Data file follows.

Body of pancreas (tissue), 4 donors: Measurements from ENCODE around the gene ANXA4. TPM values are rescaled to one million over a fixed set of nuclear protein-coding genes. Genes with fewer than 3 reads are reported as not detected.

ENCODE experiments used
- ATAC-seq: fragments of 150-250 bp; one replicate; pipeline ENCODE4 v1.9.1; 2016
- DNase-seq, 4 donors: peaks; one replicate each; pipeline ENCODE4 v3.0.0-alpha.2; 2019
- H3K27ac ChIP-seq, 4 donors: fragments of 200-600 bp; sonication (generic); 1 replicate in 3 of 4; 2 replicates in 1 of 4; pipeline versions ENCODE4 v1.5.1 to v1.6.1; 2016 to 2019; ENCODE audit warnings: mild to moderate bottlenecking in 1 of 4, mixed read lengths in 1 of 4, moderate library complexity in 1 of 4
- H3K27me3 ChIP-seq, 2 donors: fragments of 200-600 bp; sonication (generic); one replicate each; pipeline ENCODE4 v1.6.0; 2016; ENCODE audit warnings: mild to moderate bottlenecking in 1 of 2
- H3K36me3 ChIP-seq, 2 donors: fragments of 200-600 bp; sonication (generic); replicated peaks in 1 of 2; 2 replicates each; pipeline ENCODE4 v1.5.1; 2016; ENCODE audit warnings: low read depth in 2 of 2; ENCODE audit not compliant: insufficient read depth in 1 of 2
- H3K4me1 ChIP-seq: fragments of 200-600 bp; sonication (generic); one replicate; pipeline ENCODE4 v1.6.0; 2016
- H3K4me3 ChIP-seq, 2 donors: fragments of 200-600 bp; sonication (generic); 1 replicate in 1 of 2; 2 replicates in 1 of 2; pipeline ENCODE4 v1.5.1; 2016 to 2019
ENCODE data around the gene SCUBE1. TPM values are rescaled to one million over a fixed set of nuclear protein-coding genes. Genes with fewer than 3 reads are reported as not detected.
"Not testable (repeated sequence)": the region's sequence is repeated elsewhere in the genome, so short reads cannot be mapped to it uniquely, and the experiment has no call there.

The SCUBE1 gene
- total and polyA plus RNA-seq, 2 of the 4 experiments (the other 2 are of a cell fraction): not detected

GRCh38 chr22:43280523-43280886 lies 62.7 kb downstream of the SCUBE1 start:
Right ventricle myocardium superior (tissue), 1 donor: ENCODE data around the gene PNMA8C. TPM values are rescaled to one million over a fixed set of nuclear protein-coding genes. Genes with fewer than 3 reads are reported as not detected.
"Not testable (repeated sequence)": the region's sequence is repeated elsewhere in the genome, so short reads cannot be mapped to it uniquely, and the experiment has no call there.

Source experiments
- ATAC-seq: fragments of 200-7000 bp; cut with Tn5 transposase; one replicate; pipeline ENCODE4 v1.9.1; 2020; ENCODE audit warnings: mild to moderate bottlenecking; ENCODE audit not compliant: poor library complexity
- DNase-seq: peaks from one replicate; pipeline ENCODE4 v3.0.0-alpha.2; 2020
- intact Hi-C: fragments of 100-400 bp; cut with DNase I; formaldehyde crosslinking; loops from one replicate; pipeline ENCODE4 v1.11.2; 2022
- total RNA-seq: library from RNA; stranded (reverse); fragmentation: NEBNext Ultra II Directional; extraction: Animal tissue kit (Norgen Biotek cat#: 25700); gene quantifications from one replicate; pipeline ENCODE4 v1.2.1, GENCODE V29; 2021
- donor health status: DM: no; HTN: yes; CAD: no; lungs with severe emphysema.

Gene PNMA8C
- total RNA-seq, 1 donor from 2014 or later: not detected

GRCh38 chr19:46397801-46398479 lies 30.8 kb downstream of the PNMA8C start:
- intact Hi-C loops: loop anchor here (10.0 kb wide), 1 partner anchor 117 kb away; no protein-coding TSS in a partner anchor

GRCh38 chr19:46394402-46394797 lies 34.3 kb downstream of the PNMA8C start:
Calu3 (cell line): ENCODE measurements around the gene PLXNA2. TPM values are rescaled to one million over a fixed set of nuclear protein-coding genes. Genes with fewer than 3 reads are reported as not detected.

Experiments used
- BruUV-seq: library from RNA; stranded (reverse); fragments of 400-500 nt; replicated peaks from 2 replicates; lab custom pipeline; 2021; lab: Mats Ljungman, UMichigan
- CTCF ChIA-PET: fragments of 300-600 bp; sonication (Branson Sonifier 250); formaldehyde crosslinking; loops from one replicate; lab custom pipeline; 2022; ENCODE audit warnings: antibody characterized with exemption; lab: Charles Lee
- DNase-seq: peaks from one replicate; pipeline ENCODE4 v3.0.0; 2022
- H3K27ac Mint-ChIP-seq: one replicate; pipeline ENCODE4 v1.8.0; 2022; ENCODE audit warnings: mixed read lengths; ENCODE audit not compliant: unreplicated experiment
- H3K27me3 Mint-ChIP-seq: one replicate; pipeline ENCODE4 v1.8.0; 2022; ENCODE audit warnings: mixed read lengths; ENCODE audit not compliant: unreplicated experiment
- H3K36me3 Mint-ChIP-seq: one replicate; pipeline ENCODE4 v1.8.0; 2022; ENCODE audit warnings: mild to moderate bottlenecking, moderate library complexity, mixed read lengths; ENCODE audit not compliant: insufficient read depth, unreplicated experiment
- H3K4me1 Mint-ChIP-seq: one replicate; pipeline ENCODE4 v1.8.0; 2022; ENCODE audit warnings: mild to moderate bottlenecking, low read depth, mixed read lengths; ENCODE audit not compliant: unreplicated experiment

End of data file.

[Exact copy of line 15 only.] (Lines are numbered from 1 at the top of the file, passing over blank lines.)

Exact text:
Right ventricle myocardium superior (tissue), 1 donor: ENCODE data around the gene PNMA8C. TPM values are rescaled to one million over a fixed set of nuclear protein-coding genes. Genes with fewer than 3 reads are reported as not detected.